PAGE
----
I am happy to introduce to you the Online Oxford Setswana-English English-Setswana dictionary from Oxford University Press (UK) at https://tn.oxforddictionaries.com together with its Facebook page at https://www.facebook.com/OxfordSetswana/?fref=ts. The dictionary is totally free to use. Both the website and the page are managed by me, as the Setswana Language Manager for Oxford University Press. I encourage you to like the page and register with the Online Oxford English-Setswana dictionary so that you can contribute to the development of the dictionary by adding words and meanings to it. I am convinced that the launch of the website represents a breakthrough in the development of Setswana lexical resources online. It will go a long way in supporting the work of journalists, writers and all those who work in both Setswana and English. The website has just gone live this afternoon and it may still have some issues which we would ask you to report at SetswanaCommunity@oup.com. The online dictionary is a growing online database of our tongue. Let us work together to grow it and make it better.
It is another great leap for Setswana lexicography and language development.

How Batswana messed up the mattress!

May 12, 2016


The English word “mattress” is borrowed into Setswana and nativised as “materase“. A bit of Setswana basic grammar first: Setswana nouns fall into various noun classes called “ditlhopha tsa maina“. Setswana grammar classifies singular and plural nouns into different noun classes. Nouns that begin with “ma-” are plural nouns falling into class 5.  Amongst these are words like magapu, magala, matagwa, matlapa, etc. Their singular forms start with “le-“ and fall into class 4. They include legapu, legala, letagwa, letlapa, etc. Enough with boring grammar, now back to the mattress matter: when Setswana borrowed “mattress” from English and nativised it as “materase” the word was naturally slotted into the class of nouns that begin with ‘ma-‘, the plural noun class 5. The problem was that the English word “mattress” is not plural, it is singular, while materase because of its morphology was overnight turned into a plural noun in Setswana. So how did Batswana resolve this problem? They formed the singular form according to the rules of Setswana morphology. Leterase was formed! This in linguistics is what is known as backformation.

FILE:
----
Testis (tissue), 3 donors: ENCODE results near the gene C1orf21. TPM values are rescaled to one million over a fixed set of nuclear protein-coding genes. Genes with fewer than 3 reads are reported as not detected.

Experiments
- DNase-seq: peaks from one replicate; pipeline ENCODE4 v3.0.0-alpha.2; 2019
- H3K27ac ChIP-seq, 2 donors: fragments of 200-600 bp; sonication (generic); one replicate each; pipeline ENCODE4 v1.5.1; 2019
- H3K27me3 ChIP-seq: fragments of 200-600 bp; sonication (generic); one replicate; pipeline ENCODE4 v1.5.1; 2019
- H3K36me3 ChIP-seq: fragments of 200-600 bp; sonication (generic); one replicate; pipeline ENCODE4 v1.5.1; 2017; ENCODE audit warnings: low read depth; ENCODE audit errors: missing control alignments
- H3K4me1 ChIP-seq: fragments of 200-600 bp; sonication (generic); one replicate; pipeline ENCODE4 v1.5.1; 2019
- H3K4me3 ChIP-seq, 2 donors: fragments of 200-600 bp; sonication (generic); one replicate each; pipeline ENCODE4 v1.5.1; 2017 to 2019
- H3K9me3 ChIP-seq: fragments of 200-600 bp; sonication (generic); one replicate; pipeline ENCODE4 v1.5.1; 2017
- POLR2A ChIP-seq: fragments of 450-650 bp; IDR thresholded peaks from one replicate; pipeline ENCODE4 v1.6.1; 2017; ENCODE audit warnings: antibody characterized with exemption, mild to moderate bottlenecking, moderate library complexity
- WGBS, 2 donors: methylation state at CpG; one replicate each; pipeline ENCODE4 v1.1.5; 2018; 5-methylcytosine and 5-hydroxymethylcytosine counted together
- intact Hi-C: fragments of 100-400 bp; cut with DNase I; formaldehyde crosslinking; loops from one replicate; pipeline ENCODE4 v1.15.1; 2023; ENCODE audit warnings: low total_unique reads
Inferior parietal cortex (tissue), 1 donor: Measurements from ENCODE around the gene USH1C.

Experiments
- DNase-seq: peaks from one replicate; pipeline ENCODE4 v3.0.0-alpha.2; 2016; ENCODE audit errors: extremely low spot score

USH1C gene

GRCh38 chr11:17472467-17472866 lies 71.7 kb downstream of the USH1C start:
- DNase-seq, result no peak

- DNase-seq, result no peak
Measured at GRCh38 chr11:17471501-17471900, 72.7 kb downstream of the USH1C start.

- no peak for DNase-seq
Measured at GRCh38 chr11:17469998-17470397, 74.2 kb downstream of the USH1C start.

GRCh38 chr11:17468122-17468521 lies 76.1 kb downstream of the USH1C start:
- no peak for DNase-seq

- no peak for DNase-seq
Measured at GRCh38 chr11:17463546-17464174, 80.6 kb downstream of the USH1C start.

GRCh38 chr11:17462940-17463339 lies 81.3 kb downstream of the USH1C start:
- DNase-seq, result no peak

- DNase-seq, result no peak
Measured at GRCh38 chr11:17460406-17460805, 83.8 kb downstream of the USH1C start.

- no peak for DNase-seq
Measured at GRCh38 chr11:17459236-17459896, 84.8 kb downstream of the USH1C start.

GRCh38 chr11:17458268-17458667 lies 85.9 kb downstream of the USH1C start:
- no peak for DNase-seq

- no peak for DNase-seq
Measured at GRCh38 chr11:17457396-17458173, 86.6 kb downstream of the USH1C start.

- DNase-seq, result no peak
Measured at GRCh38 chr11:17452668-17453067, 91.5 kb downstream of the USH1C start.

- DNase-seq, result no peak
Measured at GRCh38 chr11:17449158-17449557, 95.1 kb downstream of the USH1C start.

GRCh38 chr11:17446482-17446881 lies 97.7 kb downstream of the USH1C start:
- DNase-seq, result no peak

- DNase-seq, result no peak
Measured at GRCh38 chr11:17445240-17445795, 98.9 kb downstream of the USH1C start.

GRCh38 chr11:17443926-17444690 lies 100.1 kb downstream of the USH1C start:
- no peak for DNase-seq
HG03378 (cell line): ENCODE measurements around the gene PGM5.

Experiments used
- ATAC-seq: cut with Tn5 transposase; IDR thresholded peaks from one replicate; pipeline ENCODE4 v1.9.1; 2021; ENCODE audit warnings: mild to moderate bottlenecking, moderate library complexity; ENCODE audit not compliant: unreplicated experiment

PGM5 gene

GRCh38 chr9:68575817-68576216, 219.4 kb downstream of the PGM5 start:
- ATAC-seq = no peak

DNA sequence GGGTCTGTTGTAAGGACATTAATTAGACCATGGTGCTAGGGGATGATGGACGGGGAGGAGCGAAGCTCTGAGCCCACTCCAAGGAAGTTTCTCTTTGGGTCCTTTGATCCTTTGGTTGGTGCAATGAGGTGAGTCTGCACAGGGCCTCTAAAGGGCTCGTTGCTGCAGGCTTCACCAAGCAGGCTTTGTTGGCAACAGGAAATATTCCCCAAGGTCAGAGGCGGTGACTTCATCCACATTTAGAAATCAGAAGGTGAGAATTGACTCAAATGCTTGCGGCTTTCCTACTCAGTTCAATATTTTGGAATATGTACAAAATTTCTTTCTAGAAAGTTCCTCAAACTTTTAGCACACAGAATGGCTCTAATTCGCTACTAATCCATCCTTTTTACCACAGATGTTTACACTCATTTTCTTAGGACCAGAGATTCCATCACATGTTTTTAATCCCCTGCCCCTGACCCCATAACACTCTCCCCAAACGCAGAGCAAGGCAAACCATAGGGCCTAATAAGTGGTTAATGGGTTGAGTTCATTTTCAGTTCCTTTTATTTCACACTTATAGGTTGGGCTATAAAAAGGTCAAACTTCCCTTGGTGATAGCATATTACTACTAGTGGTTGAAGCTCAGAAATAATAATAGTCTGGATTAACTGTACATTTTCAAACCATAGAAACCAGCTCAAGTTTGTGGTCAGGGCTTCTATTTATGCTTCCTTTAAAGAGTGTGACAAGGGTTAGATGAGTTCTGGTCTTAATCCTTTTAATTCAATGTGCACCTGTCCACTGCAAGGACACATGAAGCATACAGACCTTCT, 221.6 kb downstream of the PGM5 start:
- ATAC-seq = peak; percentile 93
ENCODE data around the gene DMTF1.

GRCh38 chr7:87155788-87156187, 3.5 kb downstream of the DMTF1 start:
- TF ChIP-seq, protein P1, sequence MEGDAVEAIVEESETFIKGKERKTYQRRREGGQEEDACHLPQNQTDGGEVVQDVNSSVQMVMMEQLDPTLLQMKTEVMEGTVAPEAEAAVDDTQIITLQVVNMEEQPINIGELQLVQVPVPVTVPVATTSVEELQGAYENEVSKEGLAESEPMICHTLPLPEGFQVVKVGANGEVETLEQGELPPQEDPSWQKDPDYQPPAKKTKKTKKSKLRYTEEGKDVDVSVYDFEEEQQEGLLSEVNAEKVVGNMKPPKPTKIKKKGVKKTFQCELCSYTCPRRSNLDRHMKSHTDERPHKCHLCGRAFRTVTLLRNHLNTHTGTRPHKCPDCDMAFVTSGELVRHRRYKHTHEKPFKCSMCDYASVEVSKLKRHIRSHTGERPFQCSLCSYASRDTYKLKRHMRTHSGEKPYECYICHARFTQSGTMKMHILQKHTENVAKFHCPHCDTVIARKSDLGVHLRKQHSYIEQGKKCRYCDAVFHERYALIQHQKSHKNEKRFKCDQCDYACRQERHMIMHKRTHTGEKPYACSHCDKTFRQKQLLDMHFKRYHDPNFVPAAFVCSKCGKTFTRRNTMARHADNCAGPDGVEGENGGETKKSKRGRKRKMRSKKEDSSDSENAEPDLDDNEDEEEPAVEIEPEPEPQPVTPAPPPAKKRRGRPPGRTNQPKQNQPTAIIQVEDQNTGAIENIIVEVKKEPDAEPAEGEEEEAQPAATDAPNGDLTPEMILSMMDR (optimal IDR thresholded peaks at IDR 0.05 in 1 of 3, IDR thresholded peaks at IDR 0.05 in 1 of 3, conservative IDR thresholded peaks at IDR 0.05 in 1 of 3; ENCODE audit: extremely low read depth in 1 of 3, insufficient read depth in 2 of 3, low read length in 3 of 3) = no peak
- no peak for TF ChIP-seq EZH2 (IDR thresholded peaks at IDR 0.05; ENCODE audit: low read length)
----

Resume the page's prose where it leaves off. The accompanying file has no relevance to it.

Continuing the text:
How we created the word for “shoes”

May 10, 2016


Now pause and imagine with me for a while dear reader. Imagine the first time Batswana encountered shoes, possibly on the feet of a white man. They should have thought them to be very interesting, perhaps even weird. They should have looked at the shoes and wondered what they would call them. They looked at the shoes and then looked at the hooves of their cows. They looked at the shoes again and back to the hooves of their beasts and saw no difference between the shoes and the hooves. The shoes were human hooves. ‘These white men have made hooves for their own feet!’ they might have exclaimed. And that’s how probably shoes like hooves are now called ditlhako because they looked like tlhako, a hoof, of the Tswana beasts.

The Mosotho man arrived at the name for shoes differently. To him shoes were special. He didn’t have to wear them everyday. He kept them safe tucked under his bed. Everyday he walked barefoot. Shoes were to be worn when visiting others since one had to present himself to others with their feet covered – a most impressive sign of being cultured. The shoes gained a new name and transformed the Sotho lexicon forever, “dieta” (a noun derivative of the verb “eta” – visit) was born.

Africans overstating the multiplicity of their languages!

April 25, 2016